Terpenes are a large and diverse class of organic compounds produced by a variety of plants. Terpenes are what give each flower, herb and fruit its own unique scent and flavor. Every day, everywhere you go, you encounter terpenes. When you zest a lemon, you smell terpenes. Open a jar full of herbs, what you are smelling is the terpenes. Stop and smell the roses? More like stop and smell the terpenes.
A BIT MORE COMPLEX:
Terpenes are hydrocarbons present in essential oils produced by nature. There are more than 20,000 terpenes in existence. Plants, animals, microbes, and fungi produce terpenes to carry out necessary biological functions. This diverse class of compounds serve as vitamins, hormones, pheromones, and as part of the immune system.
One way to think of botanical terpenes is as building blocks created by plants. These building blocks are blended with other aromatic compounds in countless ways in order to produce complex essential oils, such as Lavender, Rose, Sandalwood, etc.
In addition to unique aromas, terpenes play an equally important role in influencing the way we taste, smell and feel when a plant, herb or fruit is consumed. This happens because terpenes interact synergistically with other botanical compounds and humans hormones to create a phenomenon referred to as the “entourage effect” that magnifies the benefits of the plant’s individual components.
While there is so much to learn, what you need to know is that terpenes are aromatic compounds that when inhaled, applied to the skin, or consumed, they enhance our experience and greatly influence flavors and aromas.
The vast majority of terpenes are derived from many different natural sources. There are over 20,000 terpenes in nature and they are not unique to only one species of plant. For example, some natural sources of alpha-pinene include pine trees, other coniferous trees, eucalyptus, sage, rosemary, frankincense and ironwort. On our CBD Farm, we source the terpenes from bushy CBD hemp. The structure of terpenes are always the same no matter what plant they were isolated from.
While there is still a great deal to be discovered and understood, what you should know is that terpenes interact synergistically to create what scientists refer to as an “entourage effect”. The entourage effect magnifies the therapeutic benefits of the plant’s individual components so that the medicinal impact of the whole plant is greater than the sum of its parts.
A BIT MORE COMPLEX:
The term “entourage effect” has become an important piece of vocabulary in the cannabis community to describe the relationship between terpenes, cannabinoids, and other phytochemicals (chemicals made by plants) which are responsible for the vast therapeutic potential of cannabis.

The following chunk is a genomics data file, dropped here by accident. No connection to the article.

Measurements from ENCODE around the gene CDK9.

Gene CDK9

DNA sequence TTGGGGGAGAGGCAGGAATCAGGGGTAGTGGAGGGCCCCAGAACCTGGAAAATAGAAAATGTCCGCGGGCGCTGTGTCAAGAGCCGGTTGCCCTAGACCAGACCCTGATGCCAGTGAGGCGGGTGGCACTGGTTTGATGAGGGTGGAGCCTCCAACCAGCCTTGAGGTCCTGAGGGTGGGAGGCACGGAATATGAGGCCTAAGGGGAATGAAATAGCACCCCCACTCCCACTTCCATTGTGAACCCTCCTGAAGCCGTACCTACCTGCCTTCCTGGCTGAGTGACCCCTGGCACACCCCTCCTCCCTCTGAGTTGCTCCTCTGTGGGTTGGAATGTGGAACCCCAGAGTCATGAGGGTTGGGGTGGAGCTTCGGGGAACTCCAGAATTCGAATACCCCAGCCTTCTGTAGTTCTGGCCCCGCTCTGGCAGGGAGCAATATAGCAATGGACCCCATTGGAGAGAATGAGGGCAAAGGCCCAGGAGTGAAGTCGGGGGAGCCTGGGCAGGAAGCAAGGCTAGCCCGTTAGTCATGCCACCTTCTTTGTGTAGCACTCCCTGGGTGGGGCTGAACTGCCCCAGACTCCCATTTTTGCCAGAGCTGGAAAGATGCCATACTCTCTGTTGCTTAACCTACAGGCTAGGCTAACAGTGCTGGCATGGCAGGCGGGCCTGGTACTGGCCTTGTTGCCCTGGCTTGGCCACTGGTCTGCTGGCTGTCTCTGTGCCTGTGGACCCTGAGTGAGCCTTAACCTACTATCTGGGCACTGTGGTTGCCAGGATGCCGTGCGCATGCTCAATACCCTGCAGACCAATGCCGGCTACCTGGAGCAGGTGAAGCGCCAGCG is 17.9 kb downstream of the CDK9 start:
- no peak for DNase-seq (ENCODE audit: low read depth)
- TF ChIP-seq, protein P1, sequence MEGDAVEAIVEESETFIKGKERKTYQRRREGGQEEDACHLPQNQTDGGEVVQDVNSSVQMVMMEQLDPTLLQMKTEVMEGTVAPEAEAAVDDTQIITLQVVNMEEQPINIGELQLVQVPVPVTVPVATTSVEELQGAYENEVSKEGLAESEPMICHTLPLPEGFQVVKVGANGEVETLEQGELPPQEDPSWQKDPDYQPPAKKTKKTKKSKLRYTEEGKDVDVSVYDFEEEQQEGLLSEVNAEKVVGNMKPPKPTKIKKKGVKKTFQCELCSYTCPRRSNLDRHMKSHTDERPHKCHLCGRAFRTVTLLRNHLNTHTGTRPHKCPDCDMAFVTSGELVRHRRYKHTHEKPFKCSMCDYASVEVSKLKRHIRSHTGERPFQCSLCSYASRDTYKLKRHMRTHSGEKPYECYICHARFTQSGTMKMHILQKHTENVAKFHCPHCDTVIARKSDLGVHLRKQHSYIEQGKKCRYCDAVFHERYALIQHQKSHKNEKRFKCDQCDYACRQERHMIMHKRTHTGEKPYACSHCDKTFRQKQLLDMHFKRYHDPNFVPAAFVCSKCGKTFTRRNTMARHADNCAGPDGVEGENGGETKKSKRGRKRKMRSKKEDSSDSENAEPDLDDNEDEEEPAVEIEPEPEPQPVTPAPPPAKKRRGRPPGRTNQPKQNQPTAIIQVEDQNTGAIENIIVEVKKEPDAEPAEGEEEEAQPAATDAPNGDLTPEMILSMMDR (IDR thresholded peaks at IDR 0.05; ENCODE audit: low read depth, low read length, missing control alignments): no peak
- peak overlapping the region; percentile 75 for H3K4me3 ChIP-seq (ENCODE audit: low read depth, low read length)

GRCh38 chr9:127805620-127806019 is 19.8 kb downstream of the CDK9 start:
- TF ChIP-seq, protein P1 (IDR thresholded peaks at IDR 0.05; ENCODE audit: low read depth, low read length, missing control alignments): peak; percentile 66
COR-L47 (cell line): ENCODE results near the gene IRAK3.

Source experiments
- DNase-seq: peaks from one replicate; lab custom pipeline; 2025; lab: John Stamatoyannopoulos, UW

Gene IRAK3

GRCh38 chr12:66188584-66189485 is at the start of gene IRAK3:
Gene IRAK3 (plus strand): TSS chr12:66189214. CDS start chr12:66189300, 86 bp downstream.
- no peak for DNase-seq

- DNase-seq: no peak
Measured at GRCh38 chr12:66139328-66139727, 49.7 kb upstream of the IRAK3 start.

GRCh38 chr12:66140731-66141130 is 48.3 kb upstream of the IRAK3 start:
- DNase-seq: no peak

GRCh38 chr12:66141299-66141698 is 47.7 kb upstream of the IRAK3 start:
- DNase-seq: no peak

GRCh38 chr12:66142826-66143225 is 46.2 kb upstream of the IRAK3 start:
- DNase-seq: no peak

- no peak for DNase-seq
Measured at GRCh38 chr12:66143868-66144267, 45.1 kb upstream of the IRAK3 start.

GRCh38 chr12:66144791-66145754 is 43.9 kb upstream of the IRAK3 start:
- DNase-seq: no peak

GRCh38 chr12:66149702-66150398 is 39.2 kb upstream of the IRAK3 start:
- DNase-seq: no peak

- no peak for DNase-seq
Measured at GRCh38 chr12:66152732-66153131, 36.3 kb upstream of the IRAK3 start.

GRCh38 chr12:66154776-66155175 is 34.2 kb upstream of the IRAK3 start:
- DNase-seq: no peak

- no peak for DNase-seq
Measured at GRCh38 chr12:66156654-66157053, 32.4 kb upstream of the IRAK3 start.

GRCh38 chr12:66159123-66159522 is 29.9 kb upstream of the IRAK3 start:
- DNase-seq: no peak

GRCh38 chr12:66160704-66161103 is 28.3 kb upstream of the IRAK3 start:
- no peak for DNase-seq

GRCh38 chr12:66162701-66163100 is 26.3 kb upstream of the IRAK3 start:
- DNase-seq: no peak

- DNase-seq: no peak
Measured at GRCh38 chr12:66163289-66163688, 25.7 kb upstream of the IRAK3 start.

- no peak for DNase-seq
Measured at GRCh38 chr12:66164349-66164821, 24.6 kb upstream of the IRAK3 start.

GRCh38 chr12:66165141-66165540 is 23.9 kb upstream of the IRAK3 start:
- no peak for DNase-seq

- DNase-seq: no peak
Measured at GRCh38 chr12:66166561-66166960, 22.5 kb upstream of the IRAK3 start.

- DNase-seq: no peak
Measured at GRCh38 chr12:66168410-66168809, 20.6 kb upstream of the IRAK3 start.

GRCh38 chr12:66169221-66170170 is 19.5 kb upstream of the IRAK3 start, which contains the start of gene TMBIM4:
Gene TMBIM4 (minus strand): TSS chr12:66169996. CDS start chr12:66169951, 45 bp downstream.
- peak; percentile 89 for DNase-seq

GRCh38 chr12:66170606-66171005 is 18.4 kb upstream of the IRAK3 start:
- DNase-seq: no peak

By now, most people have heard about cannabinoids such as THC and CBD. While these compounds have a range of medical benefits, they are only part of what makes cannabis medicine so effective and have proven to be less effective on their own than when combined with other phytochemicals like terpenes.
Both cannabinoids and terpenes affect receptors in the endocannabinoid system which is what allows cannabis to act therapeutically in the human body, this action in some cases also produces the “high” which most are familiar with.
It is the terpenes in cannabis which modulate (modify or control) the effect that the cannabinoids in each sample will have on the user. This is why strains of cannabis effect each user uniquely. For example, if you have 2 different types of cannabis and both have 15% THC, but one gives you energetic effects and one gives you sedative effects, this is largely due to the different terpene profiles.
Terpenes such as Myrcene, Nerolidol and Terpinolene have relaxing effects, while Alpha-Pinene is known to be uplifting. Cannabinoids and terpenes have their own independent effects, but in combination they have known to be vastly more effective than in isolation.
The word cannabinoid refers to every chemical substance, regardless of structure or origin, that joins the cannabinoid receptors of the body and brain and that have similar effects to those produced by the Cannabis Sativa plant.1 The three types of cannabinoids that people use are recreational, medicinal and synthetic.
Research has found that the cannabis plant produces between 80 and 100 cannabinoids and about 300 non-cannabinoid chemicals.1 The two main cannabinoids are delta-9-tetrahydrocannabinol (THC) and cannabidiol (CBD). The most commonly known of the two is delta-9-tetrahydrocannabinol (THC), which is the chemical that is responsible for the psychoactive effects of cannabis.2
The main difference between the two cannabinoids is that THC has strong psychoactive effects, meaning it makes a person ‘high’, whereas CBD is thought to have an anti-psychoactive effect that controls or moderates the ‘high’ caused by the THC. CBD is also thought to reduce some of the other negative effects that people can experience from THC, such as anxiety.3